• The Hugh Lane – A wonderful public art gallery named after visionary Hugh Lane, who spotted the need for and collected works to create a space for modern art in Dublin at the turn of the 20th century. In 1933, Lane’s collection was given a permanent home in a stunning 1762 townhouse on Parnell Square. Permanent works include stained glass by Harry Clarke, some of Sean Scully’s formidable abstract paintings, and Francis Bacon’s London studio, which was donated to The Hugh Lane and rebuilt in its entirety in one of its galleries in 2001. 30 minutes (2.5 miles) by public transport.
  • Phoenix Park & National War Memorial Gardens – One of the largest inner-city parks in the world, Phoenix Park is the place to head to if you have a spare day and need to stretch your legs in – what feels like – glorious countryside (there are even wild deer). There’s loads of stuff to see and do, including an 18th-century Magazine Fort, various monuments, a prehistoric burial chamber, a castle, and Victorian ornamental and walled gardens. There’s also the grand residence of the president of Ireland and Dublin Zoo. The park is so big you might want to rent a bike or even see it via a bike or Segway tour by Phoenix Park Bikes. Almost tacked on to the southeastern corner of the park is the War Memorial Gardens, one of the city’s most delightful parks. It was designed by a superstar architect of his day, Sir Edwin Lutyens, and dedicated to the almost 50,000 Irish soldiers of the 300,000 who died fighting for Britain during World War I. 35 minutes (3 miles) by public transport.
  • Kilmainham Gaol – The gaol (prison), which was in use up until the mid-1920s, is an evocative piece of Irish history that really brings the people behind the independence movement to life. Charles Stewart Parnell and other rebel leaders of both the 1916 uprising and Irish Civil War were kept or executed in this hellish place that hadn’t changed much since it opened in 1796. 40 minutes (3 miles) by public transport.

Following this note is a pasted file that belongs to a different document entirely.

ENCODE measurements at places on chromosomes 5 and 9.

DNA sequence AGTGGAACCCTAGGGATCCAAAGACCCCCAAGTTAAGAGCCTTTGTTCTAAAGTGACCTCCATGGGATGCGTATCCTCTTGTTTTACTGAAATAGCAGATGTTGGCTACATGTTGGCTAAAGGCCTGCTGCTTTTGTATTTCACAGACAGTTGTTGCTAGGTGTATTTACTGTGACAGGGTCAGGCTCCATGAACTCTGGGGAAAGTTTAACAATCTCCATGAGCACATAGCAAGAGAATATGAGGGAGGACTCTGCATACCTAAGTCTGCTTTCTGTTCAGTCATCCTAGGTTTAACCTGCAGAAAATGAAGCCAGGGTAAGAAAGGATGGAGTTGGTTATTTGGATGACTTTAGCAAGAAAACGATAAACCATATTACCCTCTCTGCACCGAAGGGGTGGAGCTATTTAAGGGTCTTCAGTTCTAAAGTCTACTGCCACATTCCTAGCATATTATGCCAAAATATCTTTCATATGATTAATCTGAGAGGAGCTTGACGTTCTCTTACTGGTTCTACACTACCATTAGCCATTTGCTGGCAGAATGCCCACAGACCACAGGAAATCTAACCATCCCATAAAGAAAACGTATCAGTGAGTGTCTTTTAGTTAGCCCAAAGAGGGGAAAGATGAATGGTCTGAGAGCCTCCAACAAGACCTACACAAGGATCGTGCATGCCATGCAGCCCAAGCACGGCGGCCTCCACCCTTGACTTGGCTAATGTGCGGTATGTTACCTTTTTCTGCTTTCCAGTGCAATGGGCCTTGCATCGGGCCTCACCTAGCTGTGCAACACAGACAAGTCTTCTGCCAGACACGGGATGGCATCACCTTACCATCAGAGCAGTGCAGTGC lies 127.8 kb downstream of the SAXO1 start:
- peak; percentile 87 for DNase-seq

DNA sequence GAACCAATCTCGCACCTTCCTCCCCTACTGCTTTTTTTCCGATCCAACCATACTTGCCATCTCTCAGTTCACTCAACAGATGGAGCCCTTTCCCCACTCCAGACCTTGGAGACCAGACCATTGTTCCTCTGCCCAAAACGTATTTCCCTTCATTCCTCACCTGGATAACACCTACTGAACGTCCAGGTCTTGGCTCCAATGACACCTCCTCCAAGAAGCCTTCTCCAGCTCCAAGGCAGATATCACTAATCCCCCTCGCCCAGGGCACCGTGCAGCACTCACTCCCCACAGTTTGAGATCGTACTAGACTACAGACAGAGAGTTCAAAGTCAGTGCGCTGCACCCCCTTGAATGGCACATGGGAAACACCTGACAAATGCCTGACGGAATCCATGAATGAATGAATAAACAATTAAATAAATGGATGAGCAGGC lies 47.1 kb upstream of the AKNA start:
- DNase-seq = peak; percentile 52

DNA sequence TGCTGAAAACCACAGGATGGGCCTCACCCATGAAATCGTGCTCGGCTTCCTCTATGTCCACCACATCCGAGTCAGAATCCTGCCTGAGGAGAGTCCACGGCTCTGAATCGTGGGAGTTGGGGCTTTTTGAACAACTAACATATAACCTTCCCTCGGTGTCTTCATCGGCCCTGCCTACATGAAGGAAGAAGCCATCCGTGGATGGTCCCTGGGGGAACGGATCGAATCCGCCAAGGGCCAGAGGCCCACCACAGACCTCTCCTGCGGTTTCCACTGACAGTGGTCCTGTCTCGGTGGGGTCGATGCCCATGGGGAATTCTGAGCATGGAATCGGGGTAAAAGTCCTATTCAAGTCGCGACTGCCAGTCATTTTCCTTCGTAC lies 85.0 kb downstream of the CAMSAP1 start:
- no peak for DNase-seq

• Irish Museum of Modern Art – Across the road from Kilmainham Gaol is the grand gate to IMMA, Dublin’s premier contemporary art museum which is housed in grand old hospital buildings set in lovely grounds. The permanent collections feature works by contemporary artists such as Louise Bourgeois, Lucian Freud, Tony Cragg, Annie Liebowitz, Gillian Wearing, and Paula Rego, as well as older pieces by the likes of Giorgio de Chirico and Jack B. Yeats. 40 minutes (3 miles) by public transport.
  • Guinness Storehouse – Billing itself as Ireland’s most popular tourist attraction, the Guinness Storehouse is something of a behemoth, with 7 (count ‘em) floors dedicated to the black stout that is known the world over. You’ll learn about the brewing process and the brand’s famous advertising campaigns, and get to taste it too. The highlight is the top-floor Gravity Bar, which offers 360-degree views of Dublin and beyond (so keep your fingers crossed for a clear day). Advance booking recommended. 45 minutes (2.5 miles) by public transport.